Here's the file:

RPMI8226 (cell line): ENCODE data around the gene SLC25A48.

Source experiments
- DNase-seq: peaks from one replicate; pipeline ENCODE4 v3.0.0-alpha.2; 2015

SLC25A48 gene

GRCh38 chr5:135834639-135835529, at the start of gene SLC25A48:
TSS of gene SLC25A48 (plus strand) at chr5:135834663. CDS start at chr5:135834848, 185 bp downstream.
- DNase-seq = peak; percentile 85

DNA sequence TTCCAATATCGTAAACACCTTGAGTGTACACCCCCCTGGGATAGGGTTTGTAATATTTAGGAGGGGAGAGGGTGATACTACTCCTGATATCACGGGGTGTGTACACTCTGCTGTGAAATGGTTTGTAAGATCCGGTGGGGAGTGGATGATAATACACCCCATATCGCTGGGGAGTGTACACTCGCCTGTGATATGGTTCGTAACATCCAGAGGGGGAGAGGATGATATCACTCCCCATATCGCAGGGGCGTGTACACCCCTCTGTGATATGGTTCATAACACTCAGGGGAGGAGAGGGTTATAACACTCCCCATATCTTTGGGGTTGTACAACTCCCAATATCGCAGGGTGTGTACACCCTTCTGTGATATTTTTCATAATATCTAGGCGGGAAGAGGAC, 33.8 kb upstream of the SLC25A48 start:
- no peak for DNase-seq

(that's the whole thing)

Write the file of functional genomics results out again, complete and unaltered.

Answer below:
RPMI8226 (cell line): ENCODE data around the gene SLC25A48.

Source experiments
- DNase-seq: peaks from one replicate; pipeline ENCODE4 v3.0.0-alpha.2; 2015

SLC25A48 gene

GRCh38 chr5:135834639-135835529, at the start of gene SLC25A48:
TSS of gene SLC25A48 (plus strand) at chr5:135834663. CDS start at chr5:135834848, 185 bp downstream.
- DNase-seq = peak; percentile 85

DNA sequence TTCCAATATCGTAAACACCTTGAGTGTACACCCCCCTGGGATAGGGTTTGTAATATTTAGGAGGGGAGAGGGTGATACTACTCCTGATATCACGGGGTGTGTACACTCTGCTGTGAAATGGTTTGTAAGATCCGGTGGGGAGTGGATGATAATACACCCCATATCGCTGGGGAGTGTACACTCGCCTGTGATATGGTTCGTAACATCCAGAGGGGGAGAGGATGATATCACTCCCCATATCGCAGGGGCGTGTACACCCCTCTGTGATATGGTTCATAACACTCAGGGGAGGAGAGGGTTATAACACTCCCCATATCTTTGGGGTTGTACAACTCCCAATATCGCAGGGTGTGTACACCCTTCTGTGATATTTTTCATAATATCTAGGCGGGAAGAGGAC, 33.8 kb upstream of the SLC25A48 start:
- no peak for DNase-seq